Quality genetics combined with careful pasture management has enabled Celia Scott, Ardmeen Farms, Poolaijelo, to produce an ideal prime lamb for the supermarket trade.
During the past four years, Ms Scott has increased lamb carcase weights at sale time by five kilograms while at the same time lifting stocking rates to 12 Dry Sheep Equivalents per hectare.
"Four years ago we were averaging 19.1kg dressed weight for lambs turned off the place by five months of age and a reasonable amount of those were unfinished stock we had to sell to backgrounders," she said.
"Now we are turning off lambs at an average carcase weight of 24.4kg and last year 100 per cent of the lambs went straight over the hooks.
"We have worked really hard to achieve a more consistent and even lamb turn-off and although there is still plenty of room for improvement, the results are pleasing."
After a successful agribusiness career Ms Scott returned to the family farm in 2009 and with assistance from her partner, Peter, began leasing the 1000-hectare property from her parents David and Sally about three years ago.
The pair currently run a self-replacing flock of 3500 maternal composite ewes, along with 320 Angus breeders and 53ha of farm forestry.
After experimenting with several different composite breeds, Ms Scott purchased a line of ewe lambs from the Dorahy family's Cloven Hills stud, Nareen, which is a composite flock comprising 50pc Coopworth, 10pc East Friesian and 40pc White Suffolk, Poll Dorset and Texel.
Ms Scott uses a combination of visual assessment and Lambplan performance measurements to select rams from Cloven Hills, with a focus on early growth, fertility, adult sheep size and carcase quality.
"Our first criteria with ram selection is the adult ewe size index value, we aim for more than 12 but less than 14 as we don't want the ewes to get too large, 70-75kg is ideal," she said.
"Then we look at traits such as number of lambs weaned, scrotal circumference, birthweights lower than 0.6 and a post-weaning faecal egg count of less than three.
"We are also starting to focus on carcase quality traits such as intramuscular fat and eye muscle area which directly correlate to lamb survival.
"This will also positively affect the eating quality and yield which we believe is going to become a greater focus for processors in the near future."
With an increased incidence of late autumn breaks, Ms Scott decided to push the breeding program back a month with joining now starting in mid-January for a lambing from mid-June onwards.
A split joining was also introduced with the rams in for 17 days, out for 10 days, in for another 17 days, out for 20 days and then, along with the ewe lambs, back in for a final 17 days.
"The staggered lambing has allowed us to put the ewes that are lambing in that two week period where they need to be in terms of shelter and feed and we can then re-use those paddocks," Ms Scott said.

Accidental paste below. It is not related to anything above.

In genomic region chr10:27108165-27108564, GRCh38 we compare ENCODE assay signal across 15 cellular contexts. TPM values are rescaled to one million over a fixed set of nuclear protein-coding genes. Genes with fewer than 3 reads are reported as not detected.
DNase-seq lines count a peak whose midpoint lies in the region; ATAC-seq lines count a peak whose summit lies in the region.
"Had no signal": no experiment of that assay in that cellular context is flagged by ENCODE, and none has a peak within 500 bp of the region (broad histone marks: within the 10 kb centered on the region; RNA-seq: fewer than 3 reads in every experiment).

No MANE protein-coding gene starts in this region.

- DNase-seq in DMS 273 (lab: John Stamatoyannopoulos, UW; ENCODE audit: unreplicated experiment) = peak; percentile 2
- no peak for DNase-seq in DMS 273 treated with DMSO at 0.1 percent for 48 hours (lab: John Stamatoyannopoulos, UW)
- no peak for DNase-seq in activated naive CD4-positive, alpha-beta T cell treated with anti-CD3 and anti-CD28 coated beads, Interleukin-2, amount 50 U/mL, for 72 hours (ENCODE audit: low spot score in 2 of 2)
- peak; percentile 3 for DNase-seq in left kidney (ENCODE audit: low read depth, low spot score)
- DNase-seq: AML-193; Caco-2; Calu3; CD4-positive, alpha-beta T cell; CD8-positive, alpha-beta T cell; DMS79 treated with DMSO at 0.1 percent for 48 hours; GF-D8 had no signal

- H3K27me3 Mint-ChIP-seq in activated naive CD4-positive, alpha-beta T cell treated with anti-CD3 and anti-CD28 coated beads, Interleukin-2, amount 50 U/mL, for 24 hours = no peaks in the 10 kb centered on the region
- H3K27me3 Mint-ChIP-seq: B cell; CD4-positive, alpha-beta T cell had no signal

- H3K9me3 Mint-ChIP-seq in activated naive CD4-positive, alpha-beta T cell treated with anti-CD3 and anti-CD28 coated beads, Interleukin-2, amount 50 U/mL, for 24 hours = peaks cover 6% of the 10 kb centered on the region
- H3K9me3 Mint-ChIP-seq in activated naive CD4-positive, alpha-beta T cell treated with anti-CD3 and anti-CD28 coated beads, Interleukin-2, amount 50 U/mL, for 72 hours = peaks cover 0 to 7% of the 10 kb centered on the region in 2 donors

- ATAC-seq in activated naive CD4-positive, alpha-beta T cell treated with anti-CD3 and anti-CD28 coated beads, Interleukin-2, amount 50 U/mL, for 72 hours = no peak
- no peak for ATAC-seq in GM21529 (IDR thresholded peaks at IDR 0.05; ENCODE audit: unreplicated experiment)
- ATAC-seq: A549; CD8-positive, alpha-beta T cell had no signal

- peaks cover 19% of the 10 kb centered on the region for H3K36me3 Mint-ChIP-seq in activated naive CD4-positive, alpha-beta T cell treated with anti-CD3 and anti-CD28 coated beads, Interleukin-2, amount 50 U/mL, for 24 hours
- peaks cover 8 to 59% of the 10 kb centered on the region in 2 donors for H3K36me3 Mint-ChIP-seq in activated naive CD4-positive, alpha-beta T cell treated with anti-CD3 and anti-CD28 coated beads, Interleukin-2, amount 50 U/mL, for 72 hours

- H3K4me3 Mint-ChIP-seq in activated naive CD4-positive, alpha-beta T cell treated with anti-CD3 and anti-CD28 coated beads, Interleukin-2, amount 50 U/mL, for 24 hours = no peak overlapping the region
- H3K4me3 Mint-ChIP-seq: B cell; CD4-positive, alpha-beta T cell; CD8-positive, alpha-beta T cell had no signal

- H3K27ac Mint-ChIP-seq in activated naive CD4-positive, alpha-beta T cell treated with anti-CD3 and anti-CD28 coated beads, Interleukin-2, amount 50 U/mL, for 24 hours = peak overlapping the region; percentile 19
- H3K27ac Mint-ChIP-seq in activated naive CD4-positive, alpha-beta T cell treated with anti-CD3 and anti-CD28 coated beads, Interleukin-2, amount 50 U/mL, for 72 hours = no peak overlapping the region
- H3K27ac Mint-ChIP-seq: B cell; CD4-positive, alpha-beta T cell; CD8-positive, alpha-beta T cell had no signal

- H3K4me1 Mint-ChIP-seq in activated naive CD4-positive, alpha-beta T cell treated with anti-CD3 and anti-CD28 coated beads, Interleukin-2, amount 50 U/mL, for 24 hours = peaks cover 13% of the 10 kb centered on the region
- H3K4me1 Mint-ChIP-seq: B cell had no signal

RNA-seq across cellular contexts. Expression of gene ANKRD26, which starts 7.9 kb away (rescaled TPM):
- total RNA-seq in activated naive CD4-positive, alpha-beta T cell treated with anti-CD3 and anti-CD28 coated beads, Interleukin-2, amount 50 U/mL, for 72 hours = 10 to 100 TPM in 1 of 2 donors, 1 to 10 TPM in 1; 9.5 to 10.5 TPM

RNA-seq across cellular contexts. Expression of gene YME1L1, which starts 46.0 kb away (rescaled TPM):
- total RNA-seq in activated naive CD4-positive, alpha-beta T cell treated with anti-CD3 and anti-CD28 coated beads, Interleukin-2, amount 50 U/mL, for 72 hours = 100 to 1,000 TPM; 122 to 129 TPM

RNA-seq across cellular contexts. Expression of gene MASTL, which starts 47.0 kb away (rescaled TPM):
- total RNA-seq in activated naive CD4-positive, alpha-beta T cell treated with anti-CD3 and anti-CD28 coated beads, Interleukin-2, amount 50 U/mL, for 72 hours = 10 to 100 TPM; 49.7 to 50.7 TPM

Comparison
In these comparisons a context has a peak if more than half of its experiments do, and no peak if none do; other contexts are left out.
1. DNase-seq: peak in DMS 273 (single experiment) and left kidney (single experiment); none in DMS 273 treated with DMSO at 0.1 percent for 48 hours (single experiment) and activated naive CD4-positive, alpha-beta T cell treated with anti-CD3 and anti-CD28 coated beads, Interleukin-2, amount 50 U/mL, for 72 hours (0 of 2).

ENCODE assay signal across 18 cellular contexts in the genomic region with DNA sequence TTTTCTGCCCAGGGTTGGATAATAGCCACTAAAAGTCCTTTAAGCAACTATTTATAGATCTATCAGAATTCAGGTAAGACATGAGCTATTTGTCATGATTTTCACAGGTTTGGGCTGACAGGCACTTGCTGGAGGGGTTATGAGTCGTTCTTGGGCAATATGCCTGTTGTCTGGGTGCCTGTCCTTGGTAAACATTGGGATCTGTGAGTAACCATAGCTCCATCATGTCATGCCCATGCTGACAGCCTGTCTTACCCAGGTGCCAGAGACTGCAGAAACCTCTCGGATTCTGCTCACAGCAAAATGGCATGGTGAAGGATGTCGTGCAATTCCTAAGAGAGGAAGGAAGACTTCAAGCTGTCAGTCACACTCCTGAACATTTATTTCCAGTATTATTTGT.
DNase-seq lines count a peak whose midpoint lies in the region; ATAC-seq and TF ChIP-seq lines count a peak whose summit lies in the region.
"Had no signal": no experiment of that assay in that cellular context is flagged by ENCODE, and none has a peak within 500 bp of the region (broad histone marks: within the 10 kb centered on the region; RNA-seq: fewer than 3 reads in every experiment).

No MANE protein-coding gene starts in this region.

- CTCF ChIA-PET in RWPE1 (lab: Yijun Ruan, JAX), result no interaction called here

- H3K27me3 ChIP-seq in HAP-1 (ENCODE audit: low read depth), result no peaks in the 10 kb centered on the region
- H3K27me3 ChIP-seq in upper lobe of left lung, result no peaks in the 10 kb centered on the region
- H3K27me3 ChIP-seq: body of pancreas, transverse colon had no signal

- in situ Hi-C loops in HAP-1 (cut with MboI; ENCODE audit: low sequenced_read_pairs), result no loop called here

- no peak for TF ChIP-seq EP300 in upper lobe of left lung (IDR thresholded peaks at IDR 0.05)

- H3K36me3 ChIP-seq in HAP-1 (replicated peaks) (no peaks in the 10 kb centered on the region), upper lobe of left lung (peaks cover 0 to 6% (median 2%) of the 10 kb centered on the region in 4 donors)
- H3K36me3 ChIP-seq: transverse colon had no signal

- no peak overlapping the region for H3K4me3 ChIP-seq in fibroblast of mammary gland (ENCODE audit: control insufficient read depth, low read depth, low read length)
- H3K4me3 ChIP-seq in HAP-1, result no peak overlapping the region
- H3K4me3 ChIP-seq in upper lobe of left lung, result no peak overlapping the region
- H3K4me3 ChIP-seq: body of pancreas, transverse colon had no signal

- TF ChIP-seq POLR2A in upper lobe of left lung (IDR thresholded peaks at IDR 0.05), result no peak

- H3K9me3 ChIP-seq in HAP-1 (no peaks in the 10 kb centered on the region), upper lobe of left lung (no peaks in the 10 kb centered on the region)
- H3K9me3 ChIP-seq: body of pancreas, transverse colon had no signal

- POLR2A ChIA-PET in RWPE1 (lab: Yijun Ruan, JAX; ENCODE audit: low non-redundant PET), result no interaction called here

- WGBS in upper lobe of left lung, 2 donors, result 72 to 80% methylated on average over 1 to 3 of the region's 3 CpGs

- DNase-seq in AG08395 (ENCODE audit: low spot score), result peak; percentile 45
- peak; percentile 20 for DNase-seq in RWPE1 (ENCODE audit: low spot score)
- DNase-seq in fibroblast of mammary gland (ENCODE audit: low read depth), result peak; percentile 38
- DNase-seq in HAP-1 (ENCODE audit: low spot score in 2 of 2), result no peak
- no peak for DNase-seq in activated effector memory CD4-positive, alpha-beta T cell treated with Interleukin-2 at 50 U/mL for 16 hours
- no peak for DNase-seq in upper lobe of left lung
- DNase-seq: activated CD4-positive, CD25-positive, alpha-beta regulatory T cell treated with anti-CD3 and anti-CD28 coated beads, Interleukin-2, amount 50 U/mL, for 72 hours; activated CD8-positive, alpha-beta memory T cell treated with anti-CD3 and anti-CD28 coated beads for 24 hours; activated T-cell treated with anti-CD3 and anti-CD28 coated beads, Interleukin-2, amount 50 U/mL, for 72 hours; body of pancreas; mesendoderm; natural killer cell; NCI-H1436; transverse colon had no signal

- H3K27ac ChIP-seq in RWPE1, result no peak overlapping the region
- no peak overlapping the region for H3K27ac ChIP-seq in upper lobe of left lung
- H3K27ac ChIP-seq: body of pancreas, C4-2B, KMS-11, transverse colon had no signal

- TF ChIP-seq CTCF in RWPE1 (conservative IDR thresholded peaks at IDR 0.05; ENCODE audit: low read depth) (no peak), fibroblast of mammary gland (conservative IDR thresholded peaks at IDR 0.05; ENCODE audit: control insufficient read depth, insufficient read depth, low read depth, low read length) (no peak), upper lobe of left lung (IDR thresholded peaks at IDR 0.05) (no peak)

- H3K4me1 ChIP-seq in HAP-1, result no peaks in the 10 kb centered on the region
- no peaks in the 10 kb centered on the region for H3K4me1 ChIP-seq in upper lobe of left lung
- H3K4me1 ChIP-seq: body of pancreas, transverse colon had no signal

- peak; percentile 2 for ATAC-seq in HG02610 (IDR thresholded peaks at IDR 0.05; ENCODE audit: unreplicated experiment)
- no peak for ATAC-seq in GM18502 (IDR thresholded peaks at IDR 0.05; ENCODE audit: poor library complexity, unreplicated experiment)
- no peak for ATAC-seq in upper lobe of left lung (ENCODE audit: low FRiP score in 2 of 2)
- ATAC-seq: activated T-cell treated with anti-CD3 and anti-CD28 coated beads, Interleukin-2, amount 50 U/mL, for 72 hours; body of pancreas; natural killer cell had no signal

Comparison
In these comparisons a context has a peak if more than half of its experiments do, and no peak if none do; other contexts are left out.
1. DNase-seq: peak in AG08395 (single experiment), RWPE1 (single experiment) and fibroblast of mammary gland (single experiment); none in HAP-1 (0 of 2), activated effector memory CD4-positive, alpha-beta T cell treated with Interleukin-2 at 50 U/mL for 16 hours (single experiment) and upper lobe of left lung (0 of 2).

"This year is the first year we have done it and it has worked well, it does require more work during joining, but it is worth it for the ability to precision feed ewes at lambing."
Other management factors which Ms Scott believes has contributed to improved conception rates includes the use of teasers and careful monitoring of ewes to ensure they are in condition score three at mating. Supplementation with beans or lupins is also used to give the rams a boost pre-joining.
With a focus on flock fertility, ewes are pregnancy scanned to identify multiples and separated so the ewes carrying twins and triplets can be given preferential treatment. They will lamb in the most sheltered, smallest paddocks in mob sizes of about 60 ewes.
Adult ewe lambing percentages from joining to marking currently average 135pc per ewe joined.
"I think smaller paddock sizes and better grazing management have allowed us to improve our lambing percentages significantly," Ms Scott said.
"When my grandparents took over the property there were four huge paddocks, now we have 51 paddocks averaging about 16ha and when you take out the non lambing paddocks it drops to 11ha which means we work on six twin-bearing ewes/ha.
"But there is definitely room for improvement and I think that can be achieved through better data management and recording of individual ewe performance."
Single-bearing ewes are rotationally grazed through 5ha paddocks in mobs of up to 500 head to improve pasture utilisation and better manage ewe liveweight.
The majority of the lambs are sold as suckers, but if the season looks like cutting out earlier, the lambs will be weaned at 10-12 weeks of age.
They are rotationally grazed in mobs of about 600 head on the best quality pasture feed available. Currently the lambs average 330 grams/day weight gain but Ms Scott has a target of 440g/day.
The terminal lamb portion is sold at five months of age over the hooks predominantly to Safeway and Coles.
Once all the ewe lamb replacements are weaned, they are run in a single mob and grown out to be joined the following March for an August lambing.
"Although we have improved ewe lamb conception rates, it can still be challenging, we are currently sitting at 65pc and are aiming to increase this to 85pc scanned in lamb during the next two years."
According to Ms Scott, a key production goal for the next five years is to increase the kilograms of lamb produced per hectare by 20pc.
She said this can be achieved through increased ewe lamb conception rates and lamb survival as well as the implementation of an extensive pasture renovation program.
"I would prefer to be turning off more kg/ha, rather than focusing on just more weight in our lambs.
"We have increased carcase weights and have a more uniform animal, so now we can start working on improving our weaning rates and lamb survival.
"Better management of feed-on-offer, the use of containment feeding in late summer and autumn, shifting our joining date and closer monitoring of ewe performance will all contribute."